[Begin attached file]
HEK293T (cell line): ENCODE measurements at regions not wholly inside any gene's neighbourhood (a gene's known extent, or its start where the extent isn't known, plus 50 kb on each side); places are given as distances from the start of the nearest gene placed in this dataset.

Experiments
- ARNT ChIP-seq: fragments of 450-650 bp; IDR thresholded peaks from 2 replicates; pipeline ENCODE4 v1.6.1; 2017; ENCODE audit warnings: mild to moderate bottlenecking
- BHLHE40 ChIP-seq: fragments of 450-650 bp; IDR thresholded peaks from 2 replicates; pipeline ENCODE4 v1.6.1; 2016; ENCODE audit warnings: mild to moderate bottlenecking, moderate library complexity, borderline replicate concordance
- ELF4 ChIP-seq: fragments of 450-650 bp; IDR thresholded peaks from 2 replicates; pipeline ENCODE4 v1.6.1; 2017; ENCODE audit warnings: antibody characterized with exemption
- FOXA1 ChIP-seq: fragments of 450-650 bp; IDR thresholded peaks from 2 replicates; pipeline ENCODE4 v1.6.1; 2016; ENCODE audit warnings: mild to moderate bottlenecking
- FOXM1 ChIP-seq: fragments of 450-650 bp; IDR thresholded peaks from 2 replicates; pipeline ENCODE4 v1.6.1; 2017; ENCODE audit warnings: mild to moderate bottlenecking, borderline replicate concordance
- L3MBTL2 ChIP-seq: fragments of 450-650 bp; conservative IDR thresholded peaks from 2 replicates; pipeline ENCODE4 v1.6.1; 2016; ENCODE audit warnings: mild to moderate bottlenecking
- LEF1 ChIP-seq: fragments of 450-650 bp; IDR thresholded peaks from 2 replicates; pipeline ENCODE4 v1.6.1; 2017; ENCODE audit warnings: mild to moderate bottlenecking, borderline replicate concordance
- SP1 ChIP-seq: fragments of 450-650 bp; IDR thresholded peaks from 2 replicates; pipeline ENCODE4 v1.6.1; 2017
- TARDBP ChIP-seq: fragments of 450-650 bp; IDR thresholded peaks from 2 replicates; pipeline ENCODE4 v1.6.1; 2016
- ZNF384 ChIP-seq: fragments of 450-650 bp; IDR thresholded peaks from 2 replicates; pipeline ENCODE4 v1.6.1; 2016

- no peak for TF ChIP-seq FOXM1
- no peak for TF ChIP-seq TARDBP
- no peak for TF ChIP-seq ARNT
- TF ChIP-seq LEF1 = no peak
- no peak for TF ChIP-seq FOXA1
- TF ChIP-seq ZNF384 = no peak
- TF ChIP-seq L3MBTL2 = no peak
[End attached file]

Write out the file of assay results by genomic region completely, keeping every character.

HEK293T (cell line): ENCODE measurements at regions not wholly inside any gene's neighbourhood (a gene's known extent, or its start where the extent isn't known, plus 50 kb on each side); places are given as distances from the start of the nearest gene placed in this dataset.

Experiments
- ARNT ChIP-seq: fragments of 450-650 bp; IDR thresholded peaks from 2 replicates; pipeline ENCODE4 v1.6.1; 2017; ENCODE audit warnings: mild to moderate bottlenecking
- BHLHE40 ChIP-seq: fragments of 450-650 bp; IDR thresholded peaks from 2 replicates; pipeline ENCODE4 v1.6.1; 2016; ENCODE audit warnings: mild to moderate bottlenecking, moderate library complexity, borderline replicate concordance
- ELF4 ChIP-seq: fragments of 450-650 bp; IDR thresholded peaks from 2 replicates; pipeline ENCODE4 v1.6.1; 2017; ENCODE audit warnings: antibody characterized with exemption
- FOXA1 ChIP-seq: fragments of 450-650 bp; IDR thresholded peaks from 2 replicates; pipeline ENCODE4 v1.6.1; 2016; ENCODE audit warnings: mild to moderate bottlenecking
- FOXM1 ChIP-seq: fragments of 450-650 bp; IDR thresholded peaks from 2 replicates; pipeline ENCODE4 v1.6.1; 2017; ENCODE audit warnings: mild to moderate bottlenecking, borderline replicate concordance
- L3MBTL2 ChIP-seq: fragments of 450-650 bp; conservative IDR thresholded peaks from 2 replicates; pipeline ENCODE4 v1.6.1; 2016; ENCODE audit warnings: mild to moderate bottlenecking
- LEF1 ChIP-seq: fragments of 450-650 bp; IDR thresholded peaks from 2 replicates; pipeline ENCODE4 v1.6.1; 2017; ENCODE audit warnings: mild to moderate bottlenecking, borderline replicate concordance
- SP1 ChIP-seq: fragments of 450-650 bp; IDR thresholded peaks from 2 replicates; pipeline ENCODE4 v1.6.1; 2017
- TARDBP ChIP-seq: fragments of 450-650 bp; IDR thresholded peaks from 2 replicates; pipeline ENCODE4 v1.6.1; 2016
- ZNF384 ChIP-seq: fragments of 450-650 bp; IDR thresholded peaks from 2 replicates; pipeline ENCODE4 v1.6.1; 2016

- no peak for TF ChIP-seq FOXM1
- no peak for TF ChIP-seq TARDBP
- no peak for TF ChIP-seq ARNT
- TF ChIP-seq LEF1 = no peak
- no peak for TF ChIP-seq FOXA1
- TF ChIP-seq ZNF384 = no peak
- TF ChIP-seq L3MBTL2 = no peak